Endopeptidase Clp

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Endopeptidase Clp
ATP-dependent Clp protease (fragment) homo14mer, Streptococcus pneumoniae
EC number3.4.21.92
CAS number110910-59-3
IntEnzIntEnz view
ExPASyNiceZyme view
MetaCycmetabolic pathway
PDB structuresRCSB PDB PDBe PDBsum

Endopeptidase Clp (EC, endopeptidase Ti, caseinolytic protease, protease Ti, ATP-dependent Clp protease, ClpP, Clp protease).[1][2][3][4] This enzyme catalyses the following chemical reaction

Hydrolysis of proteins to small peptides in the presence of ATP and Mg2+.

This bacterial enzyme contains subunits of two types, ClpP, with peptidase activity, and the protein ClpA, with AAA+ ATPase activity. ClpP and ClpA are not evolutionarily related.

A fully assembled Clp protease complex has a barrel-shaped structure in which two stacked heptameric ring of proteolytic subunits (ClpP or ClpQ) are either sandwiched between two rings or single-caped by one ring of hexameric ATPase-active chaperon subunits (ClpA, ClpC, ClpE, ClpX, ClpY, or others).[5]

ClpXP is presented in almost all bacteria while ClpA is found in the Gram-negative bacteria, ClpC in Gram-Positive bacteria and cyanobacteria. ClpAP, ClpXP and ClpYQ coexist in E. Coli while only ClpXP complex in present in humans as mitochondrial enzymes.[5] ClpYQ is another name for the HslVU complex, a heat shock protein complex thought to resemble the hypothetical ancestor of the proteasome.[6]



The Hsp100 family of eukaryotic heat shock proteins is homologous to the ATPase-active chaperon subunits found in the Clp complex; as such the entire group is often referred to as the HSP100/Clp family. The family is usually broken into two parts, one being the ClpA/B family with two ATPase domains, and the other being ClpX and friends with only one such domain.[7] ClpA through E is put into the first group along with Hsp78/104, and ClpX and HSIU is put into the second group.[8]

Many of the proteins are not associated with a protease and have functions other than proteolysis. ClpB (human CLPB "Hsp78", yeast Hsp104) break up insoluable protein aggregates in conjunction with DnaK/Hsp70. They are thought to function by threading client proteins through a small 20 Å (2 nm) pore, thereby giving each client protein a second chance to fold.[8][9][10] A member of the ClpA/B family termed ClpV is used in the bacterial T6SS.[11]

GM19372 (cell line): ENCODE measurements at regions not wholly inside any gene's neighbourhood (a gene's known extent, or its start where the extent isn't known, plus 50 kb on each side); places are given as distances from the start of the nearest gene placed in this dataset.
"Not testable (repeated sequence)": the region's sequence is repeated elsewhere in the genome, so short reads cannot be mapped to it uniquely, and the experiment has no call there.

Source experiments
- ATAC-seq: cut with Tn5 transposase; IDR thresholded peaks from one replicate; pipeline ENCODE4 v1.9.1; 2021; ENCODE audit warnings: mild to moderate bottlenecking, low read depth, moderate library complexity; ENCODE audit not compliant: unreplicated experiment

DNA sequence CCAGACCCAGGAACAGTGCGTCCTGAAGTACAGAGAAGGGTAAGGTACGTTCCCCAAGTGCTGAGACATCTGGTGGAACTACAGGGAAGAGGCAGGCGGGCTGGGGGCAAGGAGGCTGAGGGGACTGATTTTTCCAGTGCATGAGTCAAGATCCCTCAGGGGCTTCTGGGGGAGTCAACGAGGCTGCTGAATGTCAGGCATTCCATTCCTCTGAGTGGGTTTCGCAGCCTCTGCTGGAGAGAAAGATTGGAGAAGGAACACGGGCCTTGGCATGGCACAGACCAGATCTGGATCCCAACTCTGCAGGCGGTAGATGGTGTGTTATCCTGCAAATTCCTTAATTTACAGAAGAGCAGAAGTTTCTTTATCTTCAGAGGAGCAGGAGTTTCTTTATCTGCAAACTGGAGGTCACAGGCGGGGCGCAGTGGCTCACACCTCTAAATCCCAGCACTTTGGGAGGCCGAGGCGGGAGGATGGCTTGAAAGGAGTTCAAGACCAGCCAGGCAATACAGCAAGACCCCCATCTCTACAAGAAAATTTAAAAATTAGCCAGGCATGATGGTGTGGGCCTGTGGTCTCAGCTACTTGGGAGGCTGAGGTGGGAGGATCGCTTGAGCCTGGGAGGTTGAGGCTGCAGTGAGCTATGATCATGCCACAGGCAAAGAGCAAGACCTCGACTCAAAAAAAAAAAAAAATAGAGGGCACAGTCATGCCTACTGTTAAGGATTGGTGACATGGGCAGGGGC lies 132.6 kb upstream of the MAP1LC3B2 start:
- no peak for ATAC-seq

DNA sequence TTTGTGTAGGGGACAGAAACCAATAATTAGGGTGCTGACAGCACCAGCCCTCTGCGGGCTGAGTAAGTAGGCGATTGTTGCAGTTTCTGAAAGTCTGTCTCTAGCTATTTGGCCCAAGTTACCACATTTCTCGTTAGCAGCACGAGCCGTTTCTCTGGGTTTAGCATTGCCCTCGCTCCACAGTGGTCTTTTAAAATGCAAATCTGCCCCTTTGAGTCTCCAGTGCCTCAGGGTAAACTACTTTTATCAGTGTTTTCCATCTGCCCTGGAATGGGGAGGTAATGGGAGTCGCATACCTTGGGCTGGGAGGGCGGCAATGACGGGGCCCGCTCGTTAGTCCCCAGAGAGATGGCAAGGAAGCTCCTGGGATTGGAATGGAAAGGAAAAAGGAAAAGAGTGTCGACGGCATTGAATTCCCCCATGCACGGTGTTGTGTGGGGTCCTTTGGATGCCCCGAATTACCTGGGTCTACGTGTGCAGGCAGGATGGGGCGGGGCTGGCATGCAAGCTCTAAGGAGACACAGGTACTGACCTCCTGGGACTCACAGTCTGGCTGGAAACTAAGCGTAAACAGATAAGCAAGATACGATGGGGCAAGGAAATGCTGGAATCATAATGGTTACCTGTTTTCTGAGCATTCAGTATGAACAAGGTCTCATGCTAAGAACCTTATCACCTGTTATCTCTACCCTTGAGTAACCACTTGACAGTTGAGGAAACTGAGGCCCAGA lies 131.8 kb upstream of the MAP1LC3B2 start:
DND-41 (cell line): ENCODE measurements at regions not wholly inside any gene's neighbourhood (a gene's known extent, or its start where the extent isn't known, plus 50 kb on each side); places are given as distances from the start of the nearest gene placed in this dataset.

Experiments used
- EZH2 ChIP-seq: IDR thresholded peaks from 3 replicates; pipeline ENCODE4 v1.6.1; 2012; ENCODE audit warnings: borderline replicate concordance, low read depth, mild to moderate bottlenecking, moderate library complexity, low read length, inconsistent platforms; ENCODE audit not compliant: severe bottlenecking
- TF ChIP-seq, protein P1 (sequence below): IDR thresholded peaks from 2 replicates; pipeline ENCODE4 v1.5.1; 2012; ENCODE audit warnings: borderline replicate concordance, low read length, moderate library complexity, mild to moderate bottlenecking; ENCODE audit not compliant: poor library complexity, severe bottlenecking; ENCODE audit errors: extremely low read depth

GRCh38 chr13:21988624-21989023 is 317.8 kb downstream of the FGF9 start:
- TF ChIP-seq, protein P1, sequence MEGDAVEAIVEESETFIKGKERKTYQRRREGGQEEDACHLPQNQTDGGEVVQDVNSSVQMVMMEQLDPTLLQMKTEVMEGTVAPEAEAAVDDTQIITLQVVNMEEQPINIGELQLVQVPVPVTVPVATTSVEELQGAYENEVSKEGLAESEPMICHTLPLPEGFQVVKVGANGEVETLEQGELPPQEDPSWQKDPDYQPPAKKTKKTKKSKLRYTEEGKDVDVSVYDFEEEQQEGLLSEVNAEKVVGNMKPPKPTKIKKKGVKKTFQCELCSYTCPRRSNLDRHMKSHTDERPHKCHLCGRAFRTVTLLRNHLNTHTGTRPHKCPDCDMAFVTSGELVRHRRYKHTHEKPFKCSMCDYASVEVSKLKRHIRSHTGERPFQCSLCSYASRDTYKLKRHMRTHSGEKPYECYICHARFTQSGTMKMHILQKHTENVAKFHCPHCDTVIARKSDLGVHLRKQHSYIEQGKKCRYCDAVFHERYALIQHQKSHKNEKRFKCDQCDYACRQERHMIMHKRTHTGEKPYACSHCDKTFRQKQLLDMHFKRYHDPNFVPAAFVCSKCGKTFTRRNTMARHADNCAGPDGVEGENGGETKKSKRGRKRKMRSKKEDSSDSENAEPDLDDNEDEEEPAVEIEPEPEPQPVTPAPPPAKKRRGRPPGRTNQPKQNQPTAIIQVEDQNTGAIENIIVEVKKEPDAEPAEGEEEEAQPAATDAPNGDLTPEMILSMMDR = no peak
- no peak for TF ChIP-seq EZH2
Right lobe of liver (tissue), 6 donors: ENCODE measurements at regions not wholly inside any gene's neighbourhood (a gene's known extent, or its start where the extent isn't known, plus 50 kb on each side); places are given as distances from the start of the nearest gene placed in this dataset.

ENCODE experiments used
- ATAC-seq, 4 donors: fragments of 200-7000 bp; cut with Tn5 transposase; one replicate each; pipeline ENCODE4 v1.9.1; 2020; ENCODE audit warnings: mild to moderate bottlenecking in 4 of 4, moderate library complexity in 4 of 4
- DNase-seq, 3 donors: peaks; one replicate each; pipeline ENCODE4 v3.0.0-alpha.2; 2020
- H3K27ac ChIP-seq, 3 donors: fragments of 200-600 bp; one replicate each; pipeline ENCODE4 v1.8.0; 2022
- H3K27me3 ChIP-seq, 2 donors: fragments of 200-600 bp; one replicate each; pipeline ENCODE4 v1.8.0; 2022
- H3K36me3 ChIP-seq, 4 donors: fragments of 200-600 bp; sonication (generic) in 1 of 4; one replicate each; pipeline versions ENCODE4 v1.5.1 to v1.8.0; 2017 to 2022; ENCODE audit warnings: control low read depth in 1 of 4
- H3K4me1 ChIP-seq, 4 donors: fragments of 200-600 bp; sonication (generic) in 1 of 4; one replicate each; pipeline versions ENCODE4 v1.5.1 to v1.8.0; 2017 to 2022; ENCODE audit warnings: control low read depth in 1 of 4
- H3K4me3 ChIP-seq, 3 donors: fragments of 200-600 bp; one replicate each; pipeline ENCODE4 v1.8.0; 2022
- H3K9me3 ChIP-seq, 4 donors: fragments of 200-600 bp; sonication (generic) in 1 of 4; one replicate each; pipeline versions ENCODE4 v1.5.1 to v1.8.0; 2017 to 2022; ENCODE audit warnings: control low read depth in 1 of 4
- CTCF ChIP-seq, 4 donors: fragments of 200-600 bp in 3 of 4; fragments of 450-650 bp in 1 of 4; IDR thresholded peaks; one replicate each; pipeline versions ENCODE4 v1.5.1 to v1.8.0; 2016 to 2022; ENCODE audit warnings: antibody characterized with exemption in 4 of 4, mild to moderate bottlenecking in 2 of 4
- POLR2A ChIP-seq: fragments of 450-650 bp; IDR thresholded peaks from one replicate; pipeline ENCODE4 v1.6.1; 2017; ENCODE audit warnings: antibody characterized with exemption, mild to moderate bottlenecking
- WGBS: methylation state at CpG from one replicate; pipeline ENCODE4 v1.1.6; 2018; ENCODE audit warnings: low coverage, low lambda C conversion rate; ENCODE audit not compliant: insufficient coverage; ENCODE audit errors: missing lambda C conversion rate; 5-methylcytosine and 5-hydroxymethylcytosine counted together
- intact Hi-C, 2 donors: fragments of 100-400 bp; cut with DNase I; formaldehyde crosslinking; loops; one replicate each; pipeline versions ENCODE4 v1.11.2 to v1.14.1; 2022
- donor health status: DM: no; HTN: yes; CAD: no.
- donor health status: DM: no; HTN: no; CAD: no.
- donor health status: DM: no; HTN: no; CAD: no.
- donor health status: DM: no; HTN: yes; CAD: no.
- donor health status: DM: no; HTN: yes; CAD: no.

See also[edit]


  1. ^ Gottesman S, Clark WP, Maurizi MR (May 1990). "The ATP-dependent Clp protease of Escherichia coli. Sequence of clpA and identification of a Clp-specific substrate". The Journal of Biological Chemistry. 265 (14): 7886–93. PMID 2186030.
  2. ^ Maurizi MR, Clark WP, Katayama Y, Rudikoff S, Pumphrey J, Bowers B, Gottesman S (July 1990). "Sequence and structure of Clp P, the proteolytic component of the ATP-dependent Clp protease of Escherichia coli". The Journal of Biological Chemistry. 265 (21): 12536–45. PMID 2197275.
  3. ^ Maurizi MR, Thompson MW, Singh SK, Kim SH (1994). "Endopeptidase Clp: ATP-dependent Clp protease from Escherichia coli". Methods in Enzymology. 244: 314–31. doi:10.1016/0076-6879(94)44025-5. PMID 7845217.
  4. ^ Kessel M, Maurizi MR, Kim B, Kocsis E, Trus BL, Singh SK, Steven AC (July 1995). "Homology in structural organization between E. coli ClpAP protease and the eukaryotic 26 S proteasome". Journal of Molecular Biology. 250 (5): 587–94. doi:10.1006/jmbi.1995.0400. PMID 7623377.
  5. ^ a b Hamon, MP; Bulteau, AL; Friguet, B (8 January 2015). "Mitochondrial proteases and protein quality control in ageing and longevity". Ageing Research Reviews. 23 (Pt A): 56–66. doi:10.1016/j.arr.2014.12.010. PMID 25578288.
  6. ^ Gille C, Goedel A, Schloetelburg C, Preißner R, Kloetzell PM, Gobel UB, Frommell C. (2003). A Comprehensive View on Proteasomal Sequences: Implications for the Evolution of the Proteasome. J Mol Biol 326: 1437–1448.
  7. ^ Schirmer, Eric C.; Glover, John R.; Singer, Mike A.; Lindquist, Susan (August 1996). "HSP100/Clp proteins: a common mechanism explains diverse functions". Trends in Biochemical Sciences. 21 (8): 289–296. doi:10.1016/S0968-0004(96)10038-4.
  8. ^ a b Doyle, Shannon M.; Wickner, Sue (January 2009). "Hsp104 and ClpB: protein disaggregating machines". Trends in Biochemical Sciences. 34 (1): 40–48. doi:10.1016/j.tibs.2008.09.010.
  9. ^ Horwich AL (November 2004). "Chaperoned protein disaggregation--the ClpB ring uses its central channel". Cell. 119 (5): 579–81. doi:10.1016/j.cell.2004.11.018. PMID 15550237.
  10. ^ Weibezahn J, Tessarz P, Schlieker C, Zahn R, Maglica Z, Lee S, Zentgraf H, Weber-Ban EU, Dougan DA, Tsai FT, Mogk A, Bukau B (November 2004). "Thermotolerance requires refolding of aggregated proteins by substrate translocation through the central pore of ClpB". Cell. 119 (5): 653–65. doi:10.1016/j.cell.2004.11.027. PMID 15550247.
  11. ^ Schlieker, C; Zentgraf, H; Dersch, P; Mogk, A (November 2005). "ClpV, a unique Hsp100/Clp member of pathogenic proteobacteria". Biological Chemistry. 386 (11): 1115–27. doi:10.1515/BC.2005.128. PMID 16307477.

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